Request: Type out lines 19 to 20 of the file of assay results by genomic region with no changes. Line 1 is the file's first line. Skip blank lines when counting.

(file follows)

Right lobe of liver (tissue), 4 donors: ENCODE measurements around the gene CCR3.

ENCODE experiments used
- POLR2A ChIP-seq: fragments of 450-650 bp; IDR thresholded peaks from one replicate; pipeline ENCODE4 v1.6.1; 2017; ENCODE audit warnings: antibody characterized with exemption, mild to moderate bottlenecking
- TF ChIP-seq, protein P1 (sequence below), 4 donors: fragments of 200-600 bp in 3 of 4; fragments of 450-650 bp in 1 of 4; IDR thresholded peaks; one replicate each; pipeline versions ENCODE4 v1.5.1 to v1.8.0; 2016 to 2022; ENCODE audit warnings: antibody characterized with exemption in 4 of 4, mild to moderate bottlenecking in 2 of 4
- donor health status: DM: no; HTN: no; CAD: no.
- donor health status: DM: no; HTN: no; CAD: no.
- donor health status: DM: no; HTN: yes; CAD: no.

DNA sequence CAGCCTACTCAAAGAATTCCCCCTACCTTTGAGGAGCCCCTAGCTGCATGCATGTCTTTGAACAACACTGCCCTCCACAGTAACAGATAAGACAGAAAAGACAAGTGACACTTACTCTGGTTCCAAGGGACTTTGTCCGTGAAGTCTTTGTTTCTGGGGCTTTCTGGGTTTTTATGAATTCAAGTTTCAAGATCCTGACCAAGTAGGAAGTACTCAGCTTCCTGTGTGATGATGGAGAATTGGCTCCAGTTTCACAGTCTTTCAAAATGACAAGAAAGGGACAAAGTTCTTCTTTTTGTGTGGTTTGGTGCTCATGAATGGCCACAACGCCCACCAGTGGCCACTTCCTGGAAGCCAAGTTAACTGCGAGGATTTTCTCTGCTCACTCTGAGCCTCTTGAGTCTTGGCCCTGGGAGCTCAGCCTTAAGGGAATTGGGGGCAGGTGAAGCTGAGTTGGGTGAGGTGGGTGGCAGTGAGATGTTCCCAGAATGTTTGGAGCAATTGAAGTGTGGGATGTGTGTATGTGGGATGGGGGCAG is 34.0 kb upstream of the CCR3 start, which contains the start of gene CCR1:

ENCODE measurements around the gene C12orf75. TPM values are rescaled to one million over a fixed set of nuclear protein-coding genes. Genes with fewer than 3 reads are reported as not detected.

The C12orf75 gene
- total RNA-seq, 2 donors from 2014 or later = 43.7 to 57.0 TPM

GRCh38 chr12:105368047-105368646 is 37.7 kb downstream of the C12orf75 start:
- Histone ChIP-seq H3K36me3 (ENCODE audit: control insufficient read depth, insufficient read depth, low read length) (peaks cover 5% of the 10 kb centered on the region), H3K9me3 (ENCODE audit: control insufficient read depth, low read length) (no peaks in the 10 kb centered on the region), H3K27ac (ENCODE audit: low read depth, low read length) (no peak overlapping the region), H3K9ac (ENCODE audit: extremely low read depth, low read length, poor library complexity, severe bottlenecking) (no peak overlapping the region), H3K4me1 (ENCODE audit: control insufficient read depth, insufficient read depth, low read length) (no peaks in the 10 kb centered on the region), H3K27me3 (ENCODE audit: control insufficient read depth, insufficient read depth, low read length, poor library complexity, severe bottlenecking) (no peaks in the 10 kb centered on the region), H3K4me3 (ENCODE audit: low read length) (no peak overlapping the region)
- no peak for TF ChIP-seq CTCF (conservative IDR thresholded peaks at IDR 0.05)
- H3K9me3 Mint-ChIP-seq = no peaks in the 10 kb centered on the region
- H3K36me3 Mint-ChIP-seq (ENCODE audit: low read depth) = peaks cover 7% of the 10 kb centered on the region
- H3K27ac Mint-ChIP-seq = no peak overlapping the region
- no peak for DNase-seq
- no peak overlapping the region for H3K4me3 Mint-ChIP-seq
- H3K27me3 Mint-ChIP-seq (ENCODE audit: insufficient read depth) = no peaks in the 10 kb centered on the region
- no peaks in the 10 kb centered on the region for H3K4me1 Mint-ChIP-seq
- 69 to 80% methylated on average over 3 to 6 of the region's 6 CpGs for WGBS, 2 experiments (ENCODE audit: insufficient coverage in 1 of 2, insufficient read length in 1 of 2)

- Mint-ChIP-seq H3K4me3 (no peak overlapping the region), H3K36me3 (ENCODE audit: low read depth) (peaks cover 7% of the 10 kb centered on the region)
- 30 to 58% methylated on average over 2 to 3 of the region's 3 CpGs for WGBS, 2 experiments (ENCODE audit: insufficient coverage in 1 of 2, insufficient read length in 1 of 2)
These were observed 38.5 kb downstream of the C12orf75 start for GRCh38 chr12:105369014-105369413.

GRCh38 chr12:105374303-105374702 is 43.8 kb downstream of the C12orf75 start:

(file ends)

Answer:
- no peak overlapping the region for H3K4me3 Mint-ChIP-seq
- H3K27me3 Mint-ChIP-seq (ENCODE audit: insufficient read depth) = no peaks in the 10 kb centered on the region